Enforce Ingress Best Practices Using OPA

By Mohamed Ahmed
July 15, 2020

In this blog article we'll explain how to define policies that ensure that no bad Ingress definitions will be deployed to cluster.

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In this section of our OPA series, we define policies that ensure that no bad Ingress definitions will be deployed to our cluster. If you haven’t already done so, please go through our previous articles in this series to learn more about OPA, and how it can be integrated with Kubernetes to enforce policies. This article assumes that you have a working knowledge of Kubernetes and OPA, and that you already have admin access to a Kubernetes cluster that has OPA deployed. We also assume that an Ingress controller is installed (in the lab, we used the nginx controller).

As you probably know, the Kubernetes Ingress controller allows you to serve different URLs on the same Load Balancer. It receives the HTTP request and routes it to the appropriate backend service depending on the path or the host header. Obviously, this saves you a lot of extra cost required to create a Load Balancer for each public-facing service. However, and like Uncle Ben said: " With great power, comes great responsibility "

In the rest of this article, we get to know some of the problems that may occur when working with Ingresses in the absence of an administrative policy.

Requirement: No Route Conflicts Exist Among Ingress Resources

So, you have your Ingress controller set, and users start creating Ingress resources for different routes - as more and more routes are defined, there is a chance of collision. For example, having an Ingress with oscorp.com host defined in one namespace, and another Ingress with the same host defined in another namespace. OPA can help here by creating a policy that intercepts the request for a new Ingress and:

  1. Checking the existing hosts in all other Ingresses.
  2. Determining if there’s an already defined host in an existing Ingress that matches the one in the request.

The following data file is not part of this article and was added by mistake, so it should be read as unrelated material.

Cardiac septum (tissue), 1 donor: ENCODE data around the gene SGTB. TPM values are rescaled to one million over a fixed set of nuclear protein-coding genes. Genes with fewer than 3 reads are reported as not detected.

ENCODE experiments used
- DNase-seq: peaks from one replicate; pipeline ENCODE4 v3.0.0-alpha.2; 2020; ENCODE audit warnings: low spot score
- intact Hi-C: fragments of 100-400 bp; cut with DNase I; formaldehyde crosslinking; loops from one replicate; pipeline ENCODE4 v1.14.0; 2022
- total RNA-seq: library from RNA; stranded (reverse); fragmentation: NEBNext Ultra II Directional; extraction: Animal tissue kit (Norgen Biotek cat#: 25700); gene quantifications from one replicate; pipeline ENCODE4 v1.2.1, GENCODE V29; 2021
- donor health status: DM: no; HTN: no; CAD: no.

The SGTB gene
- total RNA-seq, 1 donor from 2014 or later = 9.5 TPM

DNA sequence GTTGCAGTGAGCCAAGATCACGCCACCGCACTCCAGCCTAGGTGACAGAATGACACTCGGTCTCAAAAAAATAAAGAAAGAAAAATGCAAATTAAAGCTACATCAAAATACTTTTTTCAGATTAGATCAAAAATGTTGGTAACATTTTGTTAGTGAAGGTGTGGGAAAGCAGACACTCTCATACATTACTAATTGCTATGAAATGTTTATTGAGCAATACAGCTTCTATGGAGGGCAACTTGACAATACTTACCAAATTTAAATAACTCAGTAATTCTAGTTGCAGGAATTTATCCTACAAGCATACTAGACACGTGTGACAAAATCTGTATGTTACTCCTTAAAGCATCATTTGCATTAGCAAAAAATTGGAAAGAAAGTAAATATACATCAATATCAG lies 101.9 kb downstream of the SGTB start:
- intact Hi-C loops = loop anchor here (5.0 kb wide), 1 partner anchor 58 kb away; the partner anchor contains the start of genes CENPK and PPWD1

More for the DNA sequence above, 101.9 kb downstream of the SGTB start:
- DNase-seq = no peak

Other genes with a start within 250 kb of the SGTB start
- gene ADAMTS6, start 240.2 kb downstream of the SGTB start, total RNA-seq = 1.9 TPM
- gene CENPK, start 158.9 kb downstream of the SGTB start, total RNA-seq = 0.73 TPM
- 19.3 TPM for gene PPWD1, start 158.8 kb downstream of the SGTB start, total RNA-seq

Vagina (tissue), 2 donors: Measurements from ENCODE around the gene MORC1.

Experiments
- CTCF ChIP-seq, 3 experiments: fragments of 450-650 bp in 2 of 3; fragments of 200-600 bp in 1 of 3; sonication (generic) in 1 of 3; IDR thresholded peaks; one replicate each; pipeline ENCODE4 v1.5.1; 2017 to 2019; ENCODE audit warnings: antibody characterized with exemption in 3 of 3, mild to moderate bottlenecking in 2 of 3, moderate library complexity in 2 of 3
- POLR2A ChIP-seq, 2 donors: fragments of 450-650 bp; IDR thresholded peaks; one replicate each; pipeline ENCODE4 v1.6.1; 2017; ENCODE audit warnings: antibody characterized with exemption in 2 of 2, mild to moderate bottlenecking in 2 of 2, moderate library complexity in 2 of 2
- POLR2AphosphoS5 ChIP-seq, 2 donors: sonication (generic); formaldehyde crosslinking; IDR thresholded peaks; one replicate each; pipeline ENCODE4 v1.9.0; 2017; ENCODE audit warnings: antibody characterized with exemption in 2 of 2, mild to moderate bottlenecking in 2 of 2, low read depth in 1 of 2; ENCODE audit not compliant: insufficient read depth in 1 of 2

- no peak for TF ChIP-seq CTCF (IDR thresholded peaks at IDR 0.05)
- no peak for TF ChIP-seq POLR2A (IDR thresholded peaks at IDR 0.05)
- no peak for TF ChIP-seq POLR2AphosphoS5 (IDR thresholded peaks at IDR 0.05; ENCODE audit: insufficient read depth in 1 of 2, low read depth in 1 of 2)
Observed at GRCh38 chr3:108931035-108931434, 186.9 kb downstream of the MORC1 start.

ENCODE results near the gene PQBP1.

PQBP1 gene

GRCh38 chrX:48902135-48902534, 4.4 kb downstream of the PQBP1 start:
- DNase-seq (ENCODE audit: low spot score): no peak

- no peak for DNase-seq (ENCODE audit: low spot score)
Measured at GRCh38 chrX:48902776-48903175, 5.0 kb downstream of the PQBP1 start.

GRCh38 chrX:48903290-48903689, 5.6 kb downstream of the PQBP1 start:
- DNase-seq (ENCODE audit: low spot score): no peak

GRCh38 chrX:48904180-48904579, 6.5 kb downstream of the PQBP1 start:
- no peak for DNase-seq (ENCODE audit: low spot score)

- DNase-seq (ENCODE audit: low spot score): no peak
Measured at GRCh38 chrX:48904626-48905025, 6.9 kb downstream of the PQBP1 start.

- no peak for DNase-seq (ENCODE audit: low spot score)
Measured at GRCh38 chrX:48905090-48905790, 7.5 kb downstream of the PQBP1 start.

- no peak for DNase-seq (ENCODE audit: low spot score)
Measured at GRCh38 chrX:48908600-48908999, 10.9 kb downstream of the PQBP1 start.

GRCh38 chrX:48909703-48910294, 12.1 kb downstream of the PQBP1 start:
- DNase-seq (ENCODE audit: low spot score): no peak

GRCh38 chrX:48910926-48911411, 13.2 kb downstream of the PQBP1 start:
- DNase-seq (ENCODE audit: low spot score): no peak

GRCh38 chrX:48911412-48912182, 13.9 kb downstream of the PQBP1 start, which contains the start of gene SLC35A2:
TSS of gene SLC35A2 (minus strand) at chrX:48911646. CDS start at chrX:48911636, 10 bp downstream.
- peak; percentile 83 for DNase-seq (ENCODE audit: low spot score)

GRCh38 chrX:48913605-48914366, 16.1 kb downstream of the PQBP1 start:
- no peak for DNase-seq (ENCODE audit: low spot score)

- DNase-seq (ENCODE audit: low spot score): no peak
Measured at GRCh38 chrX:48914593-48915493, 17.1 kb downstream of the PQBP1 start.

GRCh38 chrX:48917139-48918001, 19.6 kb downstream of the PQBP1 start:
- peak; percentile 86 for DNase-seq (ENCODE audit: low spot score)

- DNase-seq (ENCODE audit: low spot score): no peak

3. Depending on the result, the request is approved or denied.

The following diagram depicts this workflow:


Describing The Policy In Rego

When we need to define a policy for OPA to execute, we need to use the Rego language, which was designed specifically for this purpose. Our enforce-ingress-hostnames.rego file may look as follows:

package kubernetes.admission

import data.kubernetes.ingresses

deny[msg] {
    # We define variables that we use as keys when iterating through the ingresses dictionary
    some other_ns, other_ingress
    # We are only interested in Ingress requests
    input.request.kind.kind == "Ingress"
    # that asks for creation (other requests should be ignored by this policy)
    input.request.operation == "CREATE"
    # Extract the host part of the requests JSON object
    host := input.request.object.spec.rules[_].host
    # Get all the existing ingresses. Make sure you identify the namespace (other_ns) 
and the ingress name (other_ingress)
    ingress := ingresses[other_ns][other_ingress]
    # We are not interested in Ingress requests in the same namespace
    other_ns != input.request.namespace
    # Do we have an existing ingress that has a host matching the one in the ingress definition?
    ingress.spec.rules[_].host == host
    # If yes, then this policy is vilated. We need to send an informative message to the client 
detailing which part of the ingress violated the policy
    msg := sprintf("invalid ingress host %q (conflicts with %v/%v)", 
[host, other_ns, other_ingress])

As usual, we’ve added comments to explain what each code line does, but let’s focus on some important points:

  • You must use the Kubernetes.admission module for this policy to work on Kubernetes. This is defined in line 1.
  • Line 3 imports the existing Ingress objects in the cluster. It does that by using the caching feature in the kube-mgmt container. We highly recommend that you go through this part of the documentation: https://github.com/open-policy-agent/kube-mgmt#caching